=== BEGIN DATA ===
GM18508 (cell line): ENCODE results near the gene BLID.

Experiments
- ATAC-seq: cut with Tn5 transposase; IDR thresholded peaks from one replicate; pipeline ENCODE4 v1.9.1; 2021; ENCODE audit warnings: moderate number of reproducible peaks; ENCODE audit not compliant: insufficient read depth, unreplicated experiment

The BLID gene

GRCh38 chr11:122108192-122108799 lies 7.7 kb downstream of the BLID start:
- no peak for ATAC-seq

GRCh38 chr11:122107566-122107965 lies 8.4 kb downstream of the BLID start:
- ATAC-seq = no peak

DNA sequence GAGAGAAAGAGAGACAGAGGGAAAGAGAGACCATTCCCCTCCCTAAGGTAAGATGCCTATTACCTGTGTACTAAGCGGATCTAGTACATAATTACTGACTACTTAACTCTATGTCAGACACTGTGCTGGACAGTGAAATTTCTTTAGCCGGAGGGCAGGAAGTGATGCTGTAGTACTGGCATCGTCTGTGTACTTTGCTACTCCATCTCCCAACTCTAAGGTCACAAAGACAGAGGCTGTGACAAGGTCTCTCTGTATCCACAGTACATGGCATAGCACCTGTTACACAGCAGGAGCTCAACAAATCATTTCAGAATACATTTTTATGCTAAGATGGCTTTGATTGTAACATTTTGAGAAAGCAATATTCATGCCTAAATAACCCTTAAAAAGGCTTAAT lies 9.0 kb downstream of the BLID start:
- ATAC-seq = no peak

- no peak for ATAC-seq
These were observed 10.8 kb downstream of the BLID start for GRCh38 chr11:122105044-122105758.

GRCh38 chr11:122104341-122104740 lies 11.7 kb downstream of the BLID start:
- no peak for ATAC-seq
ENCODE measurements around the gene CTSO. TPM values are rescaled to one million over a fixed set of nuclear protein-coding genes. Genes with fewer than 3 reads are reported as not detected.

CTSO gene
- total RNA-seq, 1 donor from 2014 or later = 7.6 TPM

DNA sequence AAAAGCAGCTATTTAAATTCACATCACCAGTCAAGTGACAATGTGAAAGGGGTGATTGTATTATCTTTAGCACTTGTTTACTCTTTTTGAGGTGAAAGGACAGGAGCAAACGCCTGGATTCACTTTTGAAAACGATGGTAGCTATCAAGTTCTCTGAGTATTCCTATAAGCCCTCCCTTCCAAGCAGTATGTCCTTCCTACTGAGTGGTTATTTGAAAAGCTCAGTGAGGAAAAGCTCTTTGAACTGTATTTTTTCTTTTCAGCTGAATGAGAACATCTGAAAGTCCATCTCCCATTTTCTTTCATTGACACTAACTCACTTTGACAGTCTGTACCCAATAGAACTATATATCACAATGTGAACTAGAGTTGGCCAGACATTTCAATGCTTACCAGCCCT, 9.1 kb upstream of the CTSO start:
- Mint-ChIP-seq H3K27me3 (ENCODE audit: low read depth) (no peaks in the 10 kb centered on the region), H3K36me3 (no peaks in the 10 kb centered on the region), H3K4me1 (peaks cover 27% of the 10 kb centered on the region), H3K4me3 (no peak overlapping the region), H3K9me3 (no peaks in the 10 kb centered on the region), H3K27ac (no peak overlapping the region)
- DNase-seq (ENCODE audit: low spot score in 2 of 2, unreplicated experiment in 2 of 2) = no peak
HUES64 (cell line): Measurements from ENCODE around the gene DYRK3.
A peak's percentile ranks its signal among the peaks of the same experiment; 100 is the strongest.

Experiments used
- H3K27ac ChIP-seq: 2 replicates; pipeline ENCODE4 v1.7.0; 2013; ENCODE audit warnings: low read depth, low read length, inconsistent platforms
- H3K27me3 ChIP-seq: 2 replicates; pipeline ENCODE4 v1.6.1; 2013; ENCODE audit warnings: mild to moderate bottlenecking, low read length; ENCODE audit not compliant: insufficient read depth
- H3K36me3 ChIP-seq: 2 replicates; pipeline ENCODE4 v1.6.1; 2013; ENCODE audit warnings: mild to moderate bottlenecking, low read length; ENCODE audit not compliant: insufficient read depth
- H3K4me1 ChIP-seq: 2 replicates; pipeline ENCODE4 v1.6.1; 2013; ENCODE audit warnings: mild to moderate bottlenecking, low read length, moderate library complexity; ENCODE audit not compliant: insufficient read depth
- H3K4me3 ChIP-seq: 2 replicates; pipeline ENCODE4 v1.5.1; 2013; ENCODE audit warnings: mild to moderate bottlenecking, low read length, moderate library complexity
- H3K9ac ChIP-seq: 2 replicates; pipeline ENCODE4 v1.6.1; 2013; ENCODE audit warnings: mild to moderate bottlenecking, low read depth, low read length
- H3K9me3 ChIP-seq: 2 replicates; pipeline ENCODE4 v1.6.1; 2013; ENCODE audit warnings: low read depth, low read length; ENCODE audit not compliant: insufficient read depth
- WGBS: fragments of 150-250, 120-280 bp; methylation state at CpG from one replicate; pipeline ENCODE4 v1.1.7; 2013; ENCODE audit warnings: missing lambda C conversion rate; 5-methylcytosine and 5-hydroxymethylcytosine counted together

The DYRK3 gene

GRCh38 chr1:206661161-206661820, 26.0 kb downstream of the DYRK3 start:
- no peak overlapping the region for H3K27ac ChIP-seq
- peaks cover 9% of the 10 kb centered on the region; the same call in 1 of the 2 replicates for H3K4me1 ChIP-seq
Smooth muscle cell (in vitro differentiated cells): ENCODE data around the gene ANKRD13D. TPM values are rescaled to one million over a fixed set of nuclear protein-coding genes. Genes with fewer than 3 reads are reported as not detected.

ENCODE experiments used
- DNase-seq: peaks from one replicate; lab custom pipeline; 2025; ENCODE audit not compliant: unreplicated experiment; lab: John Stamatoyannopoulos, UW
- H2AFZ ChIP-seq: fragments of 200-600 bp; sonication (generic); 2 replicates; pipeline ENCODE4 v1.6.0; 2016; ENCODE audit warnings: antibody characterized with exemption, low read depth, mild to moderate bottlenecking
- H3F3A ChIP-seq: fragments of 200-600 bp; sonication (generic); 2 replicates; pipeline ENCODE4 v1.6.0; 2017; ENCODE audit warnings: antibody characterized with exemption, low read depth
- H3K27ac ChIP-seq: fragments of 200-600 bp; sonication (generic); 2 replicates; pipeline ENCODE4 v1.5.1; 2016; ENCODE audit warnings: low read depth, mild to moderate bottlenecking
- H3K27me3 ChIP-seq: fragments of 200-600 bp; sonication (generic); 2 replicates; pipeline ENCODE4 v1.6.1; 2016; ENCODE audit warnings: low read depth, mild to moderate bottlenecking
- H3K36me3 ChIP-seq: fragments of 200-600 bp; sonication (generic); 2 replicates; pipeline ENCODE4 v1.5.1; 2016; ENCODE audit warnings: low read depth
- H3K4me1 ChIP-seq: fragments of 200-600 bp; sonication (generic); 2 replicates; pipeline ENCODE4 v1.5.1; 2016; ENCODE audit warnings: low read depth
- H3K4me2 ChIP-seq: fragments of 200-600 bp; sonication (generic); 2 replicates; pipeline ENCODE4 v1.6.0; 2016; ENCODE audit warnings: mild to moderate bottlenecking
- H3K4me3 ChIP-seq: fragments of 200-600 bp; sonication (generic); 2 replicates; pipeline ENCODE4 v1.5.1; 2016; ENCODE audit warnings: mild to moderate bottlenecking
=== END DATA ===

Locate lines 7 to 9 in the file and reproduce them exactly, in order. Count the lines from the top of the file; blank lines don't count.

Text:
GRCh38 chr11:122107566-122107965 lies 8.4 kb downstream of the BLID start:
- ATAC-seq = no peak

DNA sequence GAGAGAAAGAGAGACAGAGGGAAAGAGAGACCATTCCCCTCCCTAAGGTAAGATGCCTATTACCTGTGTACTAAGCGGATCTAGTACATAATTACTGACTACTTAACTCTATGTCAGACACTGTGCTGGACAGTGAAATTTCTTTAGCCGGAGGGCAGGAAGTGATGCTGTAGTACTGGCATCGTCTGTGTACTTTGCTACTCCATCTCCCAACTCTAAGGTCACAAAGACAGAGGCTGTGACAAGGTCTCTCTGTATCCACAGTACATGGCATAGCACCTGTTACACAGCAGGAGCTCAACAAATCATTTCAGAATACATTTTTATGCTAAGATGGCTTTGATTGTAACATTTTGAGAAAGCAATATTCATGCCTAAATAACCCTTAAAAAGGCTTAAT lies 9.0 kb downstream of the BLID start: